Saving money while studying abroad
Even though studying abroad for an international degree might be covered by federal student loans, it can still be costly. You’ll need your passport, any relevant visas, flights, accommodations — not to mention day-to-day living expenses. All of that adds up quickly.
To save money, use a cost comparison tool to check out flights and book early. Apply for a passport early to avoid expedited fees.
You can also do your research and find the cheapest places to study in Europe and around the world. For instance, GoAbroad has a list of the cheapest universities in Europe that are free or super affordable. They list affordable countries to study in Europe, like Italy, Germany, Norway, France, Greece and more.
If you need to take out private loans to help cover costs, do your due diligence by comparing loan details, like interest rates, repayment terms, and if cosigners are required (which they typically are for private loans).
Students who have federal student loans and choose to live abroad after graduation can go on an income-driven repayment plan, and likely pay nothing on their student loans while taking advantage of the Foreign Earned Income Exclusion. Basically, your AGI up to about six figures is excluded so you can legally qualify for a zero-dollar payment under IDR.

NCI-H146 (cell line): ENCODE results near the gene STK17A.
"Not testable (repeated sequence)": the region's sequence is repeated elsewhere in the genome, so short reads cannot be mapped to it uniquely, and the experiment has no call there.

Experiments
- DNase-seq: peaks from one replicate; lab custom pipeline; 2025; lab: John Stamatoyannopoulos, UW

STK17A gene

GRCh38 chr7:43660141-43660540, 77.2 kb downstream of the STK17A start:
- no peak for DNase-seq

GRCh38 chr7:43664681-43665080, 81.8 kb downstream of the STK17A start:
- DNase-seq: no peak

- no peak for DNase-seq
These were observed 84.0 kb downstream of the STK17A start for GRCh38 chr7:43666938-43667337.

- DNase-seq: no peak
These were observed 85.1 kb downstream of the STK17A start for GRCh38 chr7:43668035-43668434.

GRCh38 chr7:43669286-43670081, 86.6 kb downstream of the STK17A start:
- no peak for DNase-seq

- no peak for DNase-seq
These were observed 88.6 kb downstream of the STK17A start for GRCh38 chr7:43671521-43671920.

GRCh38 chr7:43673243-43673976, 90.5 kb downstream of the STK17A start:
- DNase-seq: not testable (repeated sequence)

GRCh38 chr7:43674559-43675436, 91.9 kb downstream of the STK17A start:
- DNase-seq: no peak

If you’re ready to expand your horizons and try something new, studying abroad can be a great experience. There are student loans for studying abroad available to make this journey financially possible, if necessary.
Always opt for scholarships and grant funding, first. Then, consider federal student loans next, if needed, before turning to private loans to cover the rest.
Be sure to look at all costs, fine print, and any travel advisories, visa requirements, vaccination requirements, and fees before going forward. The more prepared you are, the more enjoyable studying abroad can be.